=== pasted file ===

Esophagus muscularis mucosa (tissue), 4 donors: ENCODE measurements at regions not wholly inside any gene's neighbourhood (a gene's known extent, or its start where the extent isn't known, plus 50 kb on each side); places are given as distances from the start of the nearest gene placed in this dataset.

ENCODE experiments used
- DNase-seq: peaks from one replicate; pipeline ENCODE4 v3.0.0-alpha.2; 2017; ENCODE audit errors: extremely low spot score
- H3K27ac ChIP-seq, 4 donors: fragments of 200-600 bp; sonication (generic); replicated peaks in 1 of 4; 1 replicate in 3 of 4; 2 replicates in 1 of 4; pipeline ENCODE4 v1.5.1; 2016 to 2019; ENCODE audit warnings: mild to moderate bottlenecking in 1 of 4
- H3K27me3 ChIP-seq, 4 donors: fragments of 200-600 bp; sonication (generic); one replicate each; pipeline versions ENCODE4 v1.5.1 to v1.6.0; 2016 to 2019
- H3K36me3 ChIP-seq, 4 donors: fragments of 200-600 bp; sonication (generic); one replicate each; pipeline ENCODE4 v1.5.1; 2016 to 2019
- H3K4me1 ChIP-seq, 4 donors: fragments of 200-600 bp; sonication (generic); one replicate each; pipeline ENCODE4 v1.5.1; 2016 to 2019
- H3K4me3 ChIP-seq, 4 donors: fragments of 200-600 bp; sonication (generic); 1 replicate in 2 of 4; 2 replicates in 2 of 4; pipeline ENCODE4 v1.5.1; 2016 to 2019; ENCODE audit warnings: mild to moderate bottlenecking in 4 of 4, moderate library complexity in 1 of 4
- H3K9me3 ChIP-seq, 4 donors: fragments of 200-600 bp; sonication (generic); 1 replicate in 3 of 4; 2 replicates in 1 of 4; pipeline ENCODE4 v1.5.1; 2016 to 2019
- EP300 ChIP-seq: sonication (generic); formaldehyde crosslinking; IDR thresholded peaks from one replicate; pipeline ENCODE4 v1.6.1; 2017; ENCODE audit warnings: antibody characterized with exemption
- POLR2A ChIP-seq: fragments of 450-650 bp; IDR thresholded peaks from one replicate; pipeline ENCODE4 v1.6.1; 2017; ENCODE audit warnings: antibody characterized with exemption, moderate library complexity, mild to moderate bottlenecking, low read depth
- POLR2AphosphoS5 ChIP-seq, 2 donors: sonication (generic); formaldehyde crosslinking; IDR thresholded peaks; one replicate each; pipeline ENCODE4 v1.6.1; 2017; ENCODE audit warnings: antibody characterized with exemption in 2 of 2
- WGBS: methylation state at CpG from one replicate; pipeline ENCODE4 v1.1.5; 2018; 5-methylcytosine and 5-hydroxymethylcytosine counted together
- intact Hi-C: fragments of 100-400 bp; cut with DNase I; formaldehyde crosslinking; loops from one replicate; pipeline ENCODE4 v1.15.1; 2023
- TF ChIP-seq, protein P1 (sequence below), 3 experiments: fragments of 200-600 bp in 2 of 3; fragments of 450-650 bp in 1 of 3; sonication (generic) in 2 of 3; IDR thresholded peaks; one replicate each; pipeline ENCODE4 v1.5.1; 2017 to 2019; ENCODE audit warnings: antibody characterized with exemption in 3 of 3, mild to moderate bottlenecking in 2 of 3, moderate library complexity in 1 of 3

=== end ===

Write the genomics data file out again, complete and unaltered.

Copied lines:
Esophagus muscularis mucosa (tissue), 4 donors: ENCODE measurements at regions not wholly inside any gene's neighbourhood (a gene's known extent, or its start where the extent isn't known, plus 50 kb on each side); places are given as distances from the start of the nearest gene placed in this dataset.

ENCODE experiments used
- DNase-seq: peaks from one replicate; pipeline ENCODE4 v3.0.0-alpha.2; 2017; ENCODE audit errors: extremely low spot score
- H3K27ac ChIP-seq, 4 donors: fragments of 200-600 bp; sonication (generic); replicated peaks in 1 of 4; 1 replicate in 3 of 4; 2 replicates in 1 of 4; pipeline ENCODE4 v1.5.1; 2016 to 2019; ENCODE audit warnings: mild to moderate bottlenecking in 1 of 4
- H3K27me3 ChIP-seq, 4 donors: fragments of 200-600 bp; sonication (generic); one replicate each; pipeline versions ENCODE4 v1.5.1 to v1.6.0; 2016 to 2019
- H3K36me3 ChIP-seq, 4 donors: fragments of 200-600 bp; sonication (generic); one replicate each; pipeline ENCODE4 v1.5.1; 2016 to 2019
- H3K4me1 ChIP-seq, 4 donors: fragments of 200-600 bp; sonication (generic); one replicate each; pipeline ENCODE4 v1.5.1; 2016 to 2019
- H3K4me3 ChIP-seq, 4 donors: fragments of 200-600 bp; sonication (generic); 1 replicate in 2 of 4; 2 replicates in 2 of 4; pipeline ENCODE4 v1.5.1; 2016 to 2019; ENCODE audit warnings: mild to moderate bottlenecking in 4 of 4, moderate library complexity in 1 of 4
- H3K9me3 ChIP-seq, 4 donors: fragments of 200-600 bp; sonication (generic); 1 replicate in 3 of 4; 2 replicates in 1 of 4; pipeline ENCODE4 v1.5.1; 2016 to 2019
- EP300 ChIP-seq: sonication (generic); formaldehyde crosslinking; IDR thresholded peaks from one replicate; pipeline ENCODE4 v1.6.1; 2017; ENCODE audit warnings: antibody characterized with exemption
- POLR2A ChIP-seq: fragments of 450-650 bp; IDR thresholded peaks from one replicate; pipeline ENCODE4 v1.6.1; 2017; ENCODE audit warnings: antibody characterized with exemption, moderate library complexity, mild to moderate bottlenecking, low read depth
- POLR2AphosphoS5 ChIP-seq, 2 donors: sonication (generic); formaldehyde crosslinking; IDR thresholded peaks; one replicate each; pipeline ENCODE4 v1.6.1; 2017; ENCODE audit warnings: antibody characterized with exemption in 2 of 2
- WGBS: methylation state at CpG from one replicate; pipeline ENCODE4 v1.1.5; 2018; 5-methylcytosine and 5-hydroxymethylcytosine counted together
- intact Hi-C: fragments of 100-400 bp; cut with DNase I; formaldehyde crosslinking; loops from one replicate; pipeline ENCODE4 v1.15.1; 2023
- TF ChIP-seq, protein P1 (sequence below), 3 experiments: fragments of 200-600 bp in 2 of 3; fragments of 450-650 bp in 1 of 3; sonication (generic) in 2 of 3; IDR thresholded peaks; one replicate each; pipeline ENCODE4 v1.5.1; 2017 to 2019; ENCODE audit warnings: antibody characterized with exemption in 3 of 3, mild to moderate bottlenecking in 2 of 3, moderate library complexity in 1 of 3